Peeping through Los Angel’s homeless people crisis


It’s 6 am in spring in Los Angeles (LA) in California, one of the 50 states of United States of America.

Temperatures are ranging between 15 and 20 degrees, slightly warmer than Washington District of Columbia (DC). But it is a bit chilly during night and morning hours.

During the evening and early morning chill weather, some people are spotted on most streets and corners, sleeping on cartons covering themselves with blankets. Beside them are usually big travelling bags or suitcases, fully packed. The contents are not known.


The first sight of such would give the impression that these are mad people but these are people that live on the streets of LA 24 hours, seven days.

They look so scary and unfriendly. Most of them are very filthy, smell so bad and are always unstable.

The sight of some of them enjoying sleep along the streets is not new either, at least to the permanent residents of LA.


It is however shocking to learn that these are homeless people. Yes, they have no home and literally live on the streets of LA. This somehow sounds strange because most Africans believe that America is a land of opportunities and life is better than that of third world countries such as Malawi.

The homeless people of LA are mostly seen behind any bush around, in rugged tents, on benches, under bridges and in the sidewalks, among other public places.

Random interviews with residents, workers and owners of restaurants or eating places indicate that the homeless people rarely pay for their food, but rather get it for free from the owners and workers.

One of the workers at Cherry Picks restaurant in downtown LA, Amaris said everyone is used to the homeless people along the streets of LA.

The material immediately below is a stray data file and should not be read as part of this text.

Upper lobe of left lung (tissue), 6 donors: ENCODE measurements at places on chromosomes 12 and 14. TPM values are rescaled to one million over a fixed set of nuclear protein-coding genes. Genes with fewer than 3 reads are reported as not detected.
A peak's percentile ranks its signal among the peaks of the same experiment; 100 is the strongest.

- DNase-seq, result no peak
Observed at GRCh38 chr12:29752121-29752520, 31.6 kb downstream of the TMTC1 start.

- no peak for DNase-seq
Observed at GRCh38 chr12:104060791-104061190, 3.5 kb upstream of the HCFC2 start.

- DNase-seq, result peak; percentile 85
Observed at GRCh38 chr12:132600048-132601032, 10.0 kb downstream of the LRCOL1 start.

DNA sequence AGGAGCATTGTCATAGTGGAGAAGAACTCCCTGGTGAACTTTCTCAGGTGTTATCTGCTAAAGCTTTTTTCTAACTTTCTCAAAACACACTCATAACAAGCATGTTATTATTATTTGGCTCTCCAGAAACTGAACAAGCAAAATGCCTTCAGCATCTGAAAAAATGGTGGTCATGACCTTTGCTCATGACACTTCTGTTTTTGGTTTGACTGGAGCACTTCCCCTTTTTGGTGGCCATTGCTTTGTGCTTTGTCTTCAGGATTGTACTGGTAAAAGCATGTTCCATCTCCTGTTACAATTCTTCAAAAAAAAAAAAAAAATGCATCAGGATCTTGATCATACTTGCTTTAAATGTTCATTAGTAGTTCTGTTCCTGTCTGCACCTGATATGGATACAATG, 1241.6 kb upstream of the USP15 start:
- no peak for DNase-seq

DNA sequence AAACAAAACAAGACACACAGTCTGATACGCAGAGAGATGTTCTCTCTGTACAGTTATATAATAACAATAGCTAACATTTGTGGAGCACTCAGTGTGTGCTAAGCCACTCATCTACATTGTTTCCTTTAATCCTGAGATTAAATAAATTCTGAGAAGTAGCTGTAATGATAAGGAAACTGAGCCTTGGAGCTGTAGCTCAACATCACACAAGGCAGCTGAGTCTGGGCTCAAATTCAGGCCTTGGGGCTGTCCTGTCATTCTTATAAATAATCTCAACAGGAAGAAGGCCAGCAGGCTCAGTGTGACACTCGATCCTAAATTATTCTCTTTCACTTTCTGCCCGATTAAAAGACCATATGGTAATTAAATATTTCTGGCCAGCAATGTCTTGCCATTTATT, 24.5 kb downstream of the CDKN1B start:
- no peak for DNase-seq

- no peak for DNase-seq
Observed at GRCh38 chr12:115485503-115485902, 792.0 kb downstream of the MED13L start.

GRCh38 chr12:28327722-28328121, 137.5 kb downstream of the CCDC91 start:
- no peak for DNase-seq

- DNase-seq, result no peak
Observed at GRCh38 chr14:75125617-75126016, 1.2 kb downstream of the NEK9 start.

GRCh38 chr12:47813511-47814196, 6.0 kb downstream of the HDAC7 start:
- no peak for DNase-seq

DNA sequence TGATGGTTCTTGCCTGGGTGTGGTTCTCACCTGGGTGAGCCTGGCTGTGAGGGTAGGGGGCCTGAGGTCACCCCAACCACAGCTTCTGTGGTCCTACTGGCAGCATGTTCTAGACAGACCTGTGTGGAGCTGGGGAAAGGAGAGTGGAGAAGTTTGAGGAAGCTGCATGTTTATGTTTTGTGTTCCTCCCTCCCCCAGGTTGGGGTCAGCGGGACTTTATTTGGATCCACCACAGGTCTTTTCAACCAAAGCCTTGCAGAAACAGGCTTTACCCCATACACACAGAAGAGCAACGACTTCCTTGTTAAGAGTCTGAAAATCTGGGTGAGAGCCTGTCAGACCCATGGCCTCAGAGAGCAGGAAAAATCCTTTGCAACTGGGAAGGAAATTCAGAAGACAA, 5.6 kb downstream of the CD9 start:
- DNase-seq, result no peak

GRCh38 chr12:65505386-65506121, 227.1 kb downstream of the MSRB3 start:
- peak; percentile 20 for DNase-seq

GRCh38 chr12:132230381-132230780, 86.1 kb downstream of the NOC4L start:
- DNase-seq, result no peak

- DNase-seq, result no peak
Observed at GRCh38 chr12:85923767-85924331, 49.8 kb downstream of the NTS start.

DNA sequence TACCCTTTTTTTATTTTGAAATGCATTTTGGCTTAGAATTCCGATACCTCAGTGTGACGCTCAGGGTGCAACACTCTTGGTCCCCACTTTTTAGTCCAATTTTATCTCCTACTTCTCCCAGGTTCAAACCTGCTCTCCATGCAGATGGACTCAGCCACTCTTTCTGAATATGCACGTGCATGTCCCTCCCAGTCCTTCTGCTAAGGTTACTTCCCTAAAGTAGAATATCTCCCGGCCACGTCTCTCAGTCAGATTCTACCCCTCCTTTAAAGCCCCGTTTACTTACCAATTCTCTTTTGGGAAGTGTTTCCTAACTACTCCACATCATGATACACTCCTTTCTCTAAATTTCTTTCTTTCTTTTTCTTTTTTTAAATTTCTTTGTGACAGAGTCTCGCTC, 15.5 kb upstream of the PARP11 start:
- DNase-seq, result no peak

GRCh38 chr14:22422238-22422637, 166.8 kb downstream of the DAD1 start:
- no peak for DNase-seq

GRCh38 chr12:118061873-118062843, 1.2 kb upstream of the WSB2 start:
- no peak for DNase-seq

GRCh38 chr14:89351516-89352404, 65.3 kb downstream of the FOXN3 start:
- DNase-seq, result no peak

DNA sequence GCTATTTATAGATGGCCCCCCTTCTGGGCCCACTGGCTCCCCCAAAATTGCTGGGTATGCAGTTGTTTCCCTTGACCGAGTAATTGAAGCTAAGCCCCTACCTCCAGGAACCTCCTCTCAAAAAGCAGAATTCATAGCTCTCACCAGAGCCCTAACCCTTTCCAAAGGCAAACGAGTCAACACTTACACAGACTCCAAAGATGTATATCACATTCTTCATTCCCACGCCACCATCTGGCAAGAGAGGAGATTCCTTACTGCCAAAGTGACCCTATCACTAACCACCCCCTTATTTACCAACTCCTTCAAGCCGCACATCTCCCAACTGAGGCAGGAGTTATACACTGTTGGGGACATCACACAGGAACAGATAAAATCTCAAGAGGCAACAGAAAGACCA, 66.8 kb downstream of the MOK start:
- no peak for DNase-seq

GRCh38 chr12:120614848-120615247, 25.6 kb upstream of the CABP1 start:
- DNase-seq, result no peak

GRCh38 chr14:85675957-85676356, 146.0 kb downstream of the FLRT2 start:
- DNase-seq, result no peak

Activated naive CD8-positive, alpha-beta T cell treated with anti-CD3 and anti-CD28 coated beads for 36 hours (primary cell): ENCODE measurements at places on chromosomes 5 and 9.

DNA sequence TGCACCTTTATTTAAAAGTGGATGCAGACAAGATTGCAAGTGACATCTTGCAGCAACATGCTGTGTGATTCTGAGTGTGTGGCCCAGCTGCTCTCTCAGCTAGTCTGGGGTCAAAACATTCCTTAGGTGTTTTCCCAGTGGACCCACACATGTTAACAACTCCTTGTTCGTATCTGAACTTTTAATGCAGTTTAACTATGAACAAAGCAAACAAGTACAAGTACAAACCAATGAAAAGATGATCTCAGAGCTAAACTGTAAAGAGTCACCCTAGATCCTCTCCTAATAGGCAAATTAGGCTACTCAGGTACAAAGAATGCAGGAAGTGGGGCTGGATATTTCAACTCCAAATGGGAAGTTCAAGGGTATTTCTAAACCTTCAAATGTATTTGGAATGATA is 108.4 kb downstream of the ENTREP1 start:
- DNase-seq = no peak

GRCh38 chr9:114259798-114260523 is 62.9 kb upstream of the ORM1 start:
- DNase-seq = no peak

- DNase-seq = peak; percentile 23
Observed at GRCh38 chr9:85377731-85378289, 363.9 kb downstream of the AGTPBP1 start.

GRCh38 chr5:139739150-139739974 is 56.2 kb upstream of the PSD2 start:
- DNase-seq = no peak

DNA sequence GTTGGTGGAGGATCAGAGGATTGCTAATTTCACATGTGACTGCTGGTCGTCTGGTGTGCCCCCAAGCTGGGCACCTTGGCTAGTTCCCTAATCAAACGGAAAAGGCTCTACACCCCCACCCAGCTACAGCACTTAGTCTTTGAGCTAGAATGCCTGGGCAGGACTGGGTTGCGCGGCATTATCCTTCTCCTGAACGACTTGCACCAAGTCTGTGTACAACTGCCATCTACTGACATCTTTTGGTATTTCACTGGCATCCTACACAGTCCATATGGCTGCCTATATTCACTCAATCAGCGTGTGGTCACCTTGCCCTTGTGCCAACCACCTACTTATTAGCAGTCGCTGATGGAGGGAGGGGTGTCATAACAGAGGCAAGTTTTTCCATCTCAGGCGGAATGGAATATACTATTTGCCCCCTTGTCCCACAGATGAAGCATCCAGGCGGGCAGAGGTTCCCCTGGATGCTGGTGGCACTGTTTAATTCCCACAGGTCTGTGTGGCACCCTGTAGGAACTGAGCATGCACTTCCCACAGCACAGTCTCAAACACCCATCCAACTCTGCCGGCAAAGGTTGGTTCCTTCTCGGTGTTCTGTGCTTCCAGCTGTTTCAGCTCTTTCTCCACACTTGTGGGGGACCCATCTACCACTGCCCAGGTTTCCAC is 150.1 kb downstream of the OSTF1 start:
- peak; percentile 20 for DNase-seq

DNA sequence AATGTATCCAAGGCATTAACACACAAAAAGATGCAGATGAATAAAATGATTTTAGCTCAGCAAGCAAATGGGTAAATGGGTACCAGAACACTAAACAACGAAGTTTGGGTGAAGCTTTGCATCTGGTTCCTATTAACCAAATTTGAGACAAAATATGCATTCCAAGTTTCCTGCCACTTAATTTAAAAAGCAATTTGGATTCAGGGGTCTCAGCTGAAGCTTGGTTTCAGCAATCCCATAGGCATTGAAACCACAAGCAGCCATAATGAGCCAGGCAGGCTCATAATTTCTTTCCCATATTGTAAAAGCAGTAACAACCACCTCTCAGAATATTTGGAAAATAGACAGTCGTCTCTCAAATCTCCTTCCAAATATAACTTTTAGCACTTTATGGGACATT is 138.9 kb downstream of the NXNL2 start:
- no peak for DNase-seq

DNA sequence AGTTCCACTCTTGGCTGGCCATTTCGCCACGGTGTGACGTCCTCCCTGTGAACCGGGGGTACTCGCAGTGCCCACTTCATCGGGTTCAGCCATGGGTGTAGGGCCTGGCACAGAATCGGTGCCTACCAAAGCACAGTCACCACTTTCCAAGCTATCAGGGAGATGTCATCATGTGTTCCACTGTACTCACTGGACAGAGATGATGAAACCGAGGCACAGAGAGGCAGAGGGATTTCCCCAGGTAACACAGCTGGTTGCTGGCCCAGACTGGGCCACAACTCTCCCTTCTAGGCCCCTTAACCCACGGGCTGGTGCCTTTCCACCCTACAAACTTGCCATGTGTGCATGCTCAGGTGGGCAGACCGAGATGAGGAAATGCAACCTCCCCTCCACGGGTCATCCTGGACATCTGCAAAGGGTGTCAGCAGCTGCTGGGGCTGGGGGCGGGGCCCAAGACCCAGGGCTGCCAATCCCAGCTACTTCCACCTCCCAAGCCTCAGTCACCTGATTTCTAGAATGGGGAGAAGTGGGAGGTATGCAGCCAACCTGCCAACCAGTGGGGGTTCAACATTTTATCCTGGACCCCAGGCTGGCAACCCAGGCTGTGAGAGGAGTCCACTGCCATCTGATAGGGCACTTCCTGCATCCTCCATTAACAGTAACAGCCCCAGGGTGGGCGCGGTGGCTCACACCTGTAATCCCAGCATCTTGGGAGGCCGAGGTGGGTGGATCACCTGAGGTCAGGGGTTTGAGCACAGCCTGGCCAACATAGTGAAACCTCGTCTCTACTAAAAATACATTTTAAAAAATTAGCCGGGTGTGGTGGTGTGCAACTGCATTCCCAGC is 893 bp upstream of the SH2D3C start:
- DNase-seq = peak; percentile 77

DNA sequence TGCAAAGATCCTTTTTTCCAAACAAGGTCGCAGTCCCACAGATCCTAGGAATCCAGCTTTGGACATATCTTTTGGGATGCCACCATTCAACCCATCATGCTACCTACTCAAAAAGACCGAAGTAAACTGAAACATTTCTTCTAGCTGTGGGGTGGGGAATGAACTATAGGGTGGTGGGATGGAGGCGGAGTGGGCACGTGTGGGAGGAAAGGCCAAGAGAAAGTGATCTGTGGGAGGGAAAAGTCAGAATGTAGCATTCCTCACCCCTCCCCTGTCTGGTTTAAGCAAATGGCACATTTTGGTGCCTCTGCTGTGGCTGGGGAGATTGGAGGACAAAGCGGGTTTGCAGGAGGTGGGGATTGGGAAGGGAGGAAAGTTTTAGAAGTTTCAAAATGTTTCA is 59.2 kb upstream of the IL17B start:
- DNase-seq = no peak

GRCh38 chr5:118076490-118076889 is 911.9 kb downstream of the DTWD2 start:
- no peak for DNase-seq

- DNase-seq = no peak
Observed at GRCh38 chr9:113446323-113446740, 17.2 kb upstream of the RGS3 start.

He added that daily, he gives out food to more than ten homeles people. Some of them usually go to his restaurant while others just go as they move along the streets.

“Honestly, these people don’t want anyone to help them at all. There is a facility down this street where they are given food and all other basic needs, but they don’t want to go and live there. They don’t want anyone to control their lives. They have problems to take instructions from anyone,” he revealed.

Amaris added: “At the facility, they are not allowed to drink, smoke and their life is fully controlled but it’s for their own good.”

On numerous occasions, Times Group has tried to approach several of the homeless people but they all appear to be in their own world.

True to the fear that they are scary and unfriendly, they want to get ‘uncomfortably’ close when one tries to approach them. It’s even very difficult to speak one language or have a normal conversation. For one moment, it appears almost easy for one to make a quick conclusion that most of them might have mental problems. Engaging in an interview (with them) in order to hear their side of the story or get their experiences of living on the streets is a ‘luxury’.

It’s been observed that most homeless people are using public restroom facilities available to their nearest ‘camping’ site but having a bath and observing routine hygiene somehow seems to be a luxury to them. Some streets of LA literally smell as they can also just urinate anyhow.